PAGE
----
~> docker inspect -f {{.Volumes}} bde73c930275
map[/var/lib/mysql:/mnt/sda1/var/lib/docker/vfs/dir/4d0ab6d1412bfbe79541b2d87d632cf12e70044201665f859a6a678132fb323f]

A different directory is used to mount the anonymous volume.

So effectively, any data stored in the MySQL database by one container is not available to another MySQL container.

Docker Volume to Store MySQL Data

One option to share data between different MySQL containers is to mount directories on your Docker host as volume in the containers using -v switch when running the Docker image. If you are using Boot2Docker, then there are two options:

  • Mount a directory from the Boot2Docker VM filesystem. This directory, if does not exist already, would need to be created.
  • Mount a directory from your Mac host. For convenience, this need to exist in /Users/arungupta or whatever your corresponding directory is.

The first approach ties to the specific Boot2Docker VM image, and the second approach ties to a specific Mac host. We’ll look at how this can be fixed later.

We’ll discuss the first approach only here. Start the MySQL container as:

docker run --name mysqldb -v /mnt/sda1/var/mysql_data:/var/lib/mysql -e MYSQL_USER=mysql -e MYSQL_PASSWORD=mysql -e MYSQL_DATABASE=sample -e MYSQL_ROOT_PASSWORD=supersecret -it -p 3306:3306 mysql

/var/lib/mysql is the default directory where MySQL container writes its files. This directory is not persisted after a Boot2Docker reboot. So the recommended option is to create a directory in /mnt/sda1 and map that instead. Make sure to create the directory /mnt/sda1/var/mysql_data, as is the case above.

Now inspecting the container as:

~> docker inspect -f {{.Volumes}} cd7deacc9d18
map[/var/lib/mysql:/mnt/sda1/var/mysql_data]

Now any additional runs of the container can mount the same volume and will have access to the data.

Remember, multiple MySQL containers cannot access this shared mount together and instead will give the error:

2015-04-10 02:35:58 1 [ERROR] InnoDB: Unable to lock ./ibdata1, error: 11
2015-04-10 02:35:58 1 [Note] InnoDB: Check that you do not already have another mysqld process using the same InnoDB data or log files.
2015-04-10 02:35:58 1 [Note] InnoDB: Retrying to lock the first data file

So you need to make sure to stop an existing MySQL container, start a new MySQL container using the same volume, and the data would still be accessible.

This might be configured using master/slave configuration, where the master and slave have access to same volume. It’ll be great if somebody who has tried that configuration can share that recipe.

But as mentioned before, this approach is host-centric. It restricts MySQL to a particular Boot2Docker VM image. That means, you once again loose the big benefit of portability as offered by Docker.

Meet Docker data-only containers!

Docker Data-only Containers

Docker follows Single Responsibility Principle (SRP) really well. Docker Data-only containers are NoOp containers that perform a command that is not really relevant, and instead mount volumes that are used for storing data. These containers don’t even need to start or run, and so the command really is irrelevant, just creating them is enough.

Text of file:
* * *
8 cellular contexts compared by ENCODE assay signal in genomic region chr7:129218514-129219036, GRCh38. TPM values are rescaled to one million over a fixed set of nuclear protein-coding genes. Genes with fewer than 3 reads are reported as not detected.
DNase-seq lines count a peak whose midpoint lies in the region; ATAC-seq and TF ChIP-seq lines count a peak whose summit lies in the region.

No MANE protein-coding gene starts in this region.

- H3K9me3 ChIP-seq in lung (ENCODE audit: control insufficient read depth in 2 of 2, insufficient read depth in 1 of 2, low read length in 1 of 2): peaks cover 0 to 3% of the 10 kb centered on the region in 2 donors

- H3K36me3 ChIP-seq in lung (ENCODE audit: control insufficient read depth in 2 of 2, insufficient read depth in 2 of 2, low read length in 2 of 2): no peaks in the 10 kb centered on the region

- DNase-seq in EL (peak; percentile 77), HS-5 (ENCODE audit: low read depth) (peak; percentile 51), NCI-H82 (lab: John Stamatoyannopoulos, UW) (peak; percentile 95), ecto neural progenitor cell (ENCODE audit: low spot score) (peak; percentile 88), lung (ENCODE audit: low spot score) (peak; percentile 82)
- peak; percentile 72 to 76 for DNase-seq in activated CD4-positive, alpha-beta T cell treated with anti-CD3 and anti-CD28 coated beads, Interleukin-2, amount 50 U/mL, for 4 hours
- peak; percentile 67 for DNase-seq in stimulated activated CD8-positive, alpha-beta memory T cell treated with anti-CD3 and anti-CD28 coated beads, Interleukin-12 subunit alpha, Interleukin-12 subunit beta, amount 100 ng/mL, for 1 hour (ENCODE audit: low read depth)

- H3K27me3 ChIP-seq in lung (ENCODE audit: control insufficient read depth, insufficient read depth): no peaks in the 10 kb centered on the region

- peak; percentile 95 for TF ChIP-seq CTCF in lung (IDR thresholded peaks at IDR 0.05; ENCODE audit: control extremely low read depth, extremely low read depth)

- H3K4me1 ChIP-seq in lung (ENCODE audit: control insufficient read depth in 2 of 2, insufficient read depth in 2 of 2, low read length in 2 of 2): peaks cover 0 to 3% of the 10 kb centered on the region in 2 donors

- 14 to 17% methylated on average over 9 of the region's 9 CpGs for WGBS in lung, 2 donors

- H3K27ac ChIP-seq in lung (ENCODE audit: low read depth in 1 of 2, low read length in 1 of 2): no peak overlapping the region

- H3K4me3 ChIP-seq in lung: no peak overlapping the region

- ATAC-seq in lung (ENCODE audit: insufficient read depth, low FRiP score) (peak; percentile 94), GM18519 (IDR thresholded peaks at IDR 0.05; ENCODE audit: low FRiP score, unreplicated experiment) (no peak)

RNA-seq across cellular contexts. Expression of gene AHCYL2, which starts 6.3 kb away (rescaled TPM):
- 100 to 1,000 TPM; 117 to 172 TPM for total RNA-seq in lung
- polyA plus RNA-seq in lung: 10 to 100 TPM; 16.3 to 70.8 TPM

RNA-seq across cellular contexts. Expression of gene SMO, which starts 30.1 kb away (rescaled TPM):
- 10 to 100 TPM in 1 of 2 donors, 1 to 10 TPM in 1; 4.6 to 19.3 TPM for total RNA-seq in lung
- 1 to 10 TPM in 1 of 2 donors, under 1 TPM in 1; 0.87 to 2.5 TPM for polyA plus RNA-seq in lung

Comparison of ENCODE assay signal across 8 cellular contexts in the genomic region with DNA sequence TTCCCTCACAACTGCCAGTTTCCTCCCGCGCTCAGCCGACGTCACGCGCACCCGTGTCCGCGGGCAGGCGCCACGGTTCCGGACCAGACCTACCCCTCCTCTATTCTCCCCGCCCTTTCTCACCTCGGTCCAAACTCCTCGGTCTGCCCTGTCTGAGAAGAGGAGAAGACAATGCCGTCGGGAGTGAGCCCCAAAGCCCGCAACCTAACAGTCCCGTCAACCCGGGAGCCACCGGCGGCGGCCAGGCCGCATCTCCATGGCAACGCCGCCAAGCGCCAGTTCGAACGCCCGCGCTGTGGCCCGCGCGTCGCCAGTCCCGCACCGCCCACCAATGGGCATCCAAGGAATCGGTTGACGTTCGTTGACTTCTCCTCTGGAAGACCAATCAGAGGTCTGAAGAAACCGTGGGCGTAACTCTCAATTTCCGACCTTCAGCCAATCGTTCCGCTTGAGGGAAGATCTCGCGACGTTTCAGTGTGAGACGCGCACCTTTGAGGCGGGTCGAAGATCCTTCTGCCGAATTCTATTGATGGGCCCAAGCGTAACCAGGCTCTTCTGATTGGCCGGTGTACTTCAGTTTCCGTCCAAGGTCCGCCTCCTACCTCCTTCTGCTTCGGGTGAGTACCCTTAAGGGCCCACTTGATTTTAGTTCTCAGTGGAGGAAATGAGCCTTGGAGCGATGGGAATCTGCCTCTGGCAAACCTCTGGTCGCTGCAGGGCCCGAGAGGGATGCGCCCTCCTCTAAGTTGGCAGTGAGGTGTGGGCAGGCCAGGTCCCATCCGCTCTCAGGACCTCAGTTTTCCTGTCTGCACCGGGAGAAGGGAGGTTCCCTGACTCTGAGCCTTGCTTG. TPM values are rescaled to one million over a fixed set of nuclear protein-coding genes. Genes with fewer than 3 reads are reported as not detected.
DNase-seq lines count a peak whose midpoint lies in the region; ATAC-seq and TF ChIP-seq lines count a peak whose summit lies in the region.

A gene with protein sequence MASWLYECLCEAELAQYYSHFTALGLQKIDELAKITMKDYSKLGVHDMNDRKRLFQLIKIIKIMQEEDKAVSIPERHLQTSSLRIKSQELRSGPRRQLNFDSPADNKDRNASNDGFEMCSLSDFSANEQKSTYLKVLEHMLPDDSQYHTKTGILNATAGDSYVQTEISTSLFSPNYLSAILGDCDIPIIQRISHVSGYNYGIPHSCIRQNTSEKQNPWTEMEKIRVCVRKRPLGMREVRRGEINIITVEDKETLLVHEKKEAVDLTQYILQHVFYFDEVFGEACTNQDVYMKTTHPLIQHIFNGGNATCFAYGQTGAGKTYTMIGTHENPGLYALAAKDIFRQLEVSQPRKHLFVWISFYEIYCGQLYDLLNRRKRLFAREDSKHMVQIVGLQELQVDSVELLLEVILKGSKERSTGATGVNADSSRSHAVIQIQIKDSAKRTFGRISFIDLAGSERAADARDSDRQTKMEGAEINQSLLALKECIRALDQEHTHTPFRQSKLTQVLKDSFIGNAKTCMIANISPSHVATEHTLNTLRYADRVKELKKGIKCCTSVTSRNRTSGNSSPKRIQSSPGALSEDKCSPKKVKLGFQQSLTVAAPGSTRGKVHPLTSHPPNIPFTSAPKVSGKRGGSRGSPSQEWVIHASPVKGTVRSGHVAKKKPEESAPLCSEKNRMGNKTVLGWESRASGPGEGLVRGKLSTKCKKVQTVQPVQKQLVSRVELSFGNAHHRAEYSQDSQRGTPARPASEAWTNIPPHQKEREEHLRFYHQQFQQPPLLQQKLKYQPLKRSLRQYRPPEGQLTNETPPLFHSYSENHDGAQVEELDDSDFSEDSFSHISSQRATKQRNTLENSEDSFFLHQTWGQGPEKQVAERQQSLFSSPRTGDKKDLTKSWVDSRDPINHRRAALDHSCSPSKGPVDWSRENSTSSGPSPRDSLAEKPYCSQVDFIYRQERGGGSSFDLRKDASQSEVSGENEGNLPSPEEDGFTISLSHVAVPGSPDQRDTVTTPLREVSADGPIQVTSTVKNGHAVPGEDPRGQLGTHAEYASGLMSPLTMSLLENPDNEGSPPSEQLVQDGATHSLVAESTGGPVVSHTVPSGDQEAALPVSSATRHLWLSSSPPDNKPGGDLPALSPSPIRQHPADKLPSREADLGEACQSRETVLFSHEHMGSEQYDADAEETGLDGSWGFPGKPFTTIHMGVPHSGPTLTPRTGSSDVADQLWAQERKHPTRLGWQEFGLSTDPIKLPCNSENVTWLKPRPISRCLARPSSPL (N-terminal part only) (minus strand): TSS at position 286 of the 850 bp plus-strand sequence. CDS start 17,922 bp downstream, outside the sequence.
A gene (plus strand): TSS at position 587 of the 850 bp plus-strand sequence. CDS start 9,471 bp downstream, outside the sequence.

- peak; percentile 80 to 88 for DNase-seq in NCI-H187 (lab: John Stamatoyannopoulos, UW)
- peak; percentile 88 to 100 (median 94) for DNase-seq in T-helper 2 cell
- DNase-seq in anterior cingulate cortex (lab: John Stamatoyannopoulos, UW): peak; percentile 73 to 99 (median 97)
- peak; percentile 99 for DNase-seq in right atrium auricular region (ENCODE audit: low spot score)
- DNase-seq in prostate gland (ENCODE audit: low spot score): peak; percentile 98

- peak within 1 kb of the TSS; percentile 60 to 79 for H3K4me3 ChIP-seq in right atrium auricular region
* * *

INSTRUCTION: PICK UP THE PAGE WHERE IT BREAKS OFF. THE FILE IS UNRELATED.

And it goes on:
Create the container as:

docker create --name mysql_data -v /var/lib/mysql mysql

If you plan to use a MySQL container later, its recommended to use the mysql image to save bandwidth and space from downloading another random image. You can adjust this command for whatever database container you are using.

If you intend to use MySQL, then this data-only container can be created as:

docker create --name mysql_data arungupta/mysql-data-container

Dockerfile for this container is pretty simple and can be adopted for a database server of your choice.

Since this container is not running, it will not be visible with just docker ps. Instead you’ll need to use docker ps -a to view the container:

~> docker ps -a | grep mysql
ec48ddda196e        mysql:5                      "/entrypoint.sh mysq   2 days ago                                                        mysql_data

Docker allows to mount, or pull in, volumes from other containers using --volumes-from switch specified when running the container.

Lets start our MySQL container to use this data-only container as:

docker run --name mysqldb --volumes-from mysql_data -v /var/lib/mysql:/var/lib/mysql -e MYSQL_USER=mysql -e MYSQL_PASSWORD=mysql -e MYSQL_DATABASE=sample -e MYSQL_ROOT_PASSWORD=supersecret -it -p 3306:3306 mysql

Boot2Docker VM has /var/lib/mysql directory now populated:

total 110596
drwxrwxrwx    5 999      999            180 Apr 10 05:05 ./
drwxrwxr-x    4 root     staff          120 Apr  9 21:11 ../
-rw-rw----    1 999      999             56 Apr 10 00:57 auto.cnf
-rw-rw----    1 999      999       50331648 Apr 10 05:05 ib_logfile0
-rw-rw----    1 999      999       50331648 Apr 10 00:57 ib_logfile1
-rw-rw----    1 999      999       12582912 Apr 10 05:05 ibdata1
drwx------    2 999      999           1620 Apr 10 00:57 mysql/
drwx------    2 999      999           1100 Apr 10 00:57 performance_schema/
drwx------    2 999      999            100 Apr 10 01:18 sample/

If you stop this container, and run another container then the data will be accessible there.

Docker Data Containers

In a simple scenario, application server, database, and data-only container can all live on the same host. Alternatively, application server can live on a separate host and database server and data-only container can stay on the same host.

Hopefully this would be more extensive when Docker volumes can work across multiple hosts.

It would be nice if all of this, i.e. creating the data-only container and starting the MySQL container that uses the volume from data-only container can be easily done using Docker Compose. #1284 should fix this.

Usual mysqldump and mysql commands can be used to backup and restore from the volume. This can be achieved by connecting to the MySQL using CLI as explained here.

You can also look at docker-volumes to manage volumes on your host.

You can also read more about volumes may evolve in future at #6496.

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Topics:
docker ,mysql